Price per diaper: $0.20
Everything we said about Earth´s Best TenderCare above applies to Thrive Market Diapers as well–perhaps they are manufactured in the same facility. One more element of “Sneakiness” in the Thrive Market diapers marketing is that they are labeled as “Gluten Free” and “Cruelty Free” which just seems silly given that we are talking about a diaper.
Price per diaper: $0.33
Up & Up diapers are Sneaky Stuff because the label states “petroleum free lotion” and “perfume free” as opposed to simply being lotion free and fragrance free.
Price per diaper: $0.14
What About No Diapers at All?
Forgoing diapers all together, or practicing “elimination communication,” is clearly the greenest option of all.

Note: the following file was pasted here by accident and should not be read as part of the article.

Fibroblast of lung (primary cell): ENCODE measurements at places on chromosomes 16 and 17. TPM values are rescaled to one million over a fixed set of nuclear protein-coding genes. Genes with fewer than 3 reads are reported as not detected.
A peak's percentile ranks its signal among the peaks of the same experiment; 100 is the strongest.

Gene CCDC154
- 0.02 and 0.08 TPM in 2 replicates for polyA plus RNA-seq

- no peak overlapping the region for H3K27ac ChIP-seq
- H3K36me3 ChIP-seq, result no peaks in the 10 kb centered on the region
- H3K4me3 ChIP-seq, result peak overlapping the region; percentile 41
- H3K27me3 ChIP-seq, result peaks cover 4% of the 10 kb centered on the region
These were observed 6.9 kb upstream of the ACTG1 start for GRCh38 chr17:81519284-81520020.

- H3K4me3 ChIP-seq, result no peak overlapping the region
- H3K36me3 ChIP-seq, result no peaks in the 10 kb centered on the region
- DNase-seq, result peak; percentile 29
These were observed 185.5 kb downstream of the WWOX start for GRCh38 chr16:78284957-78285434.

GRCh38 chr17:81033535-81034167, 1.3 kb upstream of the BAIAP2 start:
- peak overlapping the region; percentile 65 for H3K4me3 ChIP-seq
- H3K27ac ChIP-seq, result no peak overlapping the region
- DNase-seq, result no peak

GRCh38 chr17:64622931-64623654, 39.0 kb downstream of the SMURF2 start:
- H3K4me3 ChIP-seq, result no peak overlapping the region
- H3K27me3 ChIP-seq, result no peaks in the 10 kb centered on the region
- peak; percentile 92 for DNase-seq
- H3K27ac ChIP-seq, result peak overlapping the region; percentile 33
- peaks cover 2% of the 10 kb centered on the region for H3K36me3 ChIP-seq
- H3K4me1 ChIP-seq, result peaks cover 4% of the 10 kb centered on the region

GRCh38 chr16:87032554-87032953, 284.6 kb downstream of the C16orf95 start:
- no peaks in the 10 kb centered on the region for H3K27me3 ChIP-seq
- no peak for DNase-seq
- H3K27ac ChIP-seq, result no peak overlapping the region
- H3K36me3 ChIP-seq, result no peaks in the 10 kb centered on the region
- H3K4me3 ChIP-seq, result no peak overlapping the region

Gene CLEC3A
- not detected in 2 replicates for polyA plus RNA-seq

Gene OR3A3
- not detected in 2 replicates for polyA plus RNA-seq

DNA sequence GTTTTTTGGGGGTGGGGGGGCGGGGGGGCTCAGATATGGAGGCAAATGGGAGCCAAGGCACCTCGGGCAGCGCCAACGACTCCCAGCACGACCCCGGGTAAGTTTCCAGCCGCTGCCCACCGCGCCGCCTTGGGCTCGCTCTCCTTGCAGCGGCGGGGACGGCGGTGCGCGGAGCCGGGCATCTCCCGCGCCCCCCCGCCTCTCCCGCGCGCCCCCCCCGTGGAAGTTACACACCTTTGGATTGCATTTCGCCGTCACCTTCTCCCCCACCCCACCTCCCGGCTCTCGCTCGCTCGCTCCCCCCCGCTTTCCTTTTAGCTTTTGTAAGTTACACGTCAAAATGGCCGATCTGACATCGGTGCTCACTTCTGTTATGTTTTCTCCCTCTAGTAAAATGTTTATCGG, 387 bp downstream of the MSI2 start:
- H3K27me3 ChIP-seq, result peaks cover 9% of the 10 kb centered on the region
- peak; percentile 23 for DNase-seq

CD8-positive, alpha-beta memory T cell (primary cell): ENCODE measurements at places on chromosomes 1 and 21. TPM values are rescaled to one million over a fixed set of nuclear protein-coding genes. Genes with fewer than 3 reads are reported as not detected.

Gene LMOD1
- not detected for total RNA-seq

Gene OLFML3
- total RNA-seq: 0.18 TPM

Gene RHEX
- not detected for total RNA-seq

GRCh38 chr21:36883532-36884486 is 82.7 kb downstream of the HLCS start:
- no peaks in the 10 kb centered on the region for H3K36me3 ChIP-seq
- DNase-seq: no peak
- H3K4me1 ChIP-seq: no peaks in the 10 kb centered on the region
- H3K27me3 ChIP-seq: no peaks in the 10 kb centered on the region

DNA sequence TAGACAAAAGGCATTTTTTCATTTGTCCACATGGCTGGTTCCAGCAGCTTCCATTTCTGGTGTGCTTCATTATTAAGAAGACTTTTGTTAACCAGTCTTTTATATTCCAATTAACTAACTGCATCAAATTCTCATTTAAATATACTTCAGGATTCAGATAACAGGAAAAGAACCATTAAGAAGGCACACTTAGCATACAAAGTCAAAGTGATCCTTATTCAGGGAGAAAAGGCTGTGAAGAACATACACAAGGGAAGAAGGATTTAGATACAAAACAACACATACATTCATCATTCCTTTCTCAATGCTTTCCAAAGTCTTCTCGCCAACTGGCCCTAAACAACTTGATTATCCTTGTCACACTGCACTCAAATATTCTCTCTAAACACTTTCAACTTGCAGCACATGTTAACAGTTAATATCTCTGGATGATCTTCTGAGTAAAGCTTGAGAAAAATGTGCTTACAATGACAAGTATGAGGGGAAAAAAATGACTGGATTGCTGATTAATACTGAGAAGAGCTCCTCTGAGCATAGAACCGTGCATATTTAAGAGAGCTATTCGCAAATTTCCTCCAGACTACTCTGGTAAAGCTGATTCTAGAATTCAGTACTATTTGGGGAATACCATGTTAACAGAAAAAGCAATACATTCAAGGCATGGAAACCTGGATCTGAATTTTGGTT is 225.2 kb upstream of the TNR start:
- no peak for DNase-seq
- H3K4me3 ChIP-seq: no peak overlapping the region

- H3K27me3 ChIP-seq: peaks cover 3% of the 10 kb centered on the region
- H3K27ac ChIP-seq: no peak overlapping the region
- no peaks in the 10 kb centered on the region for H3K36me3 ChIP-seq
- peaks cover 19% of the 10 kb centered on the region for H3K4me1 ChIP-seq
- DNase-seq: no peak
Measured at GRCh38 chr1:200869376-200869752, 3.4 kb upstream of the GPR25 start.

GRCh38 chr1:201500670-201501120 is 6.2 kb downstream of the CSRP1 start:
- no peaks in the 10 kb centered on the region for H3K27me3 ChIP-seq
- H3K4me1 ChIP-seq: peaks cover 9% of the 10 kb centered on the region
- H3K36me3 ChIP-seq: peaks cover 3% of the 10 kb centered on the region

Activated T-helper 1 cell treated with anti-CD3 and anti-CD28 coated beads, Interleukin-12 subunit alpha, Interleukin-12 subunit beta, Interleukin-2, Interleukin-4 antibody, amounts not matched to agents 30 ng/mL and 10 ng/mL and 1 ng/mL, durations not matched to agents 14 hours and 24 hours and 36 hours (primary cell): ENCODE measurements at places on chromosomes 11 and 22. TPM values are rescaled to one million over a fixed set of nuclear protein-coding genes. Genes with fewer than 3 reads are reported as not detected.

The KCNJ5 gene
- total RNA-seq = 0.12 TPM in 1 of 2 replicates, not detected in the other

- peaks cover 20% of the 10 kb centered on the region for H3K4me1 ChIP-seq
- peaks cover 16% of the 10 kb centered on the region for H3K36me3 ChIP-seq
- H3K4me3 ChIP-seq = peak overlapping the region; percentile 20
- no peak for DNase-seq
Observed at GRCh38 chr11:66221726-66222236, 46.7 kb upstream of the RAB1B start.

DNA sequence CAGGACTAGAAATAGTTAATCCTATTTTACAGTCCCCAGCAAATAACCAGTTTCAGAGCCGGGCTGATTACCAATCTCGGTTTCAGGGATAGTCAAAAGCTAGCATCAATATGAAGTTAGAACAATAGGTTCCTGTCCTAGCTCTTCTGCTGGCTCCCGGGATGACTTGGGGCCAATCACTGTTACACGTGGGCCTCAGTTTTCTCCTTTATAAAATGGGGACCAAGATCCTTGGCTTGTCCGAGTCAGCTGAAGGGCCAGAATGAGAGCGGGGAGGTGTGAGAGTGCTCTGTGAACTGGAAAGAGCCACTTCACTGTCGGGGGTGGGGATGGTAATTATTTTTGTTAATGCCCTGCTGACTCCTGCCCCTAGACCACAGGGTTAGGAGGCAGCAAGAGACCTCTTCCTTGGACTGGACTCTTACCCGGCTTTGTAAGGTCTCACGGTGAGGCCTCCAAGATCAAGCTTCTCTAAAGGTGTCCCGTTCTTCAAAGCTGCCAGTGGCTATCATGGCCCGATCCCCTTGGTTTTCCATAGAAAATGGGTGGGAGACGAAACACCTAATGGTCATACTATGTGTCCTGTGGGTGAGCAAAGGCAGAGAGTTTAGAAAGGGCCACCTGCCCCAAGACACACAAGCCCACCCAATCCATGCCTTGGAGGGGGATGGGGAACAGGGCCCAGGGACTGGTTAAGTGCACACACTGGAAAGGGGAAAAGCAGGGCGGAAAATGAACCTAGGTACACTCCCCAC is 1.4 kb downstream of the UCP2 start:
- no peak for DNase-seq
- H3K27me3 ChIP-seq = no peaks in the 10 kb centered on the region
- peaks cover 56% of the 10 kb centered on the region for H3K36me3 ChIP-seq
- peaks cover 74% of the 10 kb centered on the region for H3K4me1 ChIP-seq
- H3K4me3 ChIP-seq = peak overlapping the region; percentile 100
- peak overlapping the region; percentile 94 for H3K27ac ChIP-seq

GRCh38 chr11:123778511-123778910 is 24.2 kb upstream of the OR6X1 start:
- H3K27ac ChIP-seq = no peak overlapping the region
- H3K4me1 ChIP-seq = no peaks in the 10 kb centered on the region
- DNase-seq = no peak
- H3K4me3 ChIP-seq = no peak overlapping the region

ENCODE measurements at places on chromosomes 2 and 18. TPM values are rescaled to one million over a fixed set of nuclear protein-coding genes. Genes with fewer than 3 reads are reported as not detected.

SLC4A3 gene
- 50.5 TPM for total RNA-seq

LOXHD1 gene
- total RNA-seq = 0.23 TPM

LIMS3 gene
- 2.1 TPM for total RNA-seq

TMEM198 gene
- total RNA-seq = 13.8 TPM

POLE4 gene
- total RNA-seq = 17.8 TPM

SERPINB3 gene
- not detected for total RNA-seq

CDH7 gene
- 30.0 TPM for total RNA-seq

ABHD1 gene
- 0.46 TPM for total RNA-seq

Here is a story that one reader, Gillian, shared with me:
I learned about EC from a very hippie friend and initially I laughed at her. Then when my son was about 3 weeks old, he started giving very obvious cues about when he was going to poo. I would wait for him to finish in his (disposable) diaper, then clean him up. I realized that I could have just as easily put him on the potty. I tried that a few times, but before he could hold his head up it just wasn’t working for us. As soon as he could hold his head up, though, I started putting him on the potty during most diaper changes. I figured, hey – the diaper is off anyway! I was catching some pees and some poos, but there wasn’t much rhyme or reason to it. When he started eating solids he got into a good pattern of pooping every evening, so I just put him on the potty. On average, I now only have to clean one dirty diaper per week, and my longest stretch without a poopy diaper has been 21 days. I am able to catch some pees, but I’m still not great at it. My son is now 8 months old. I love not cleaning dirty diapers!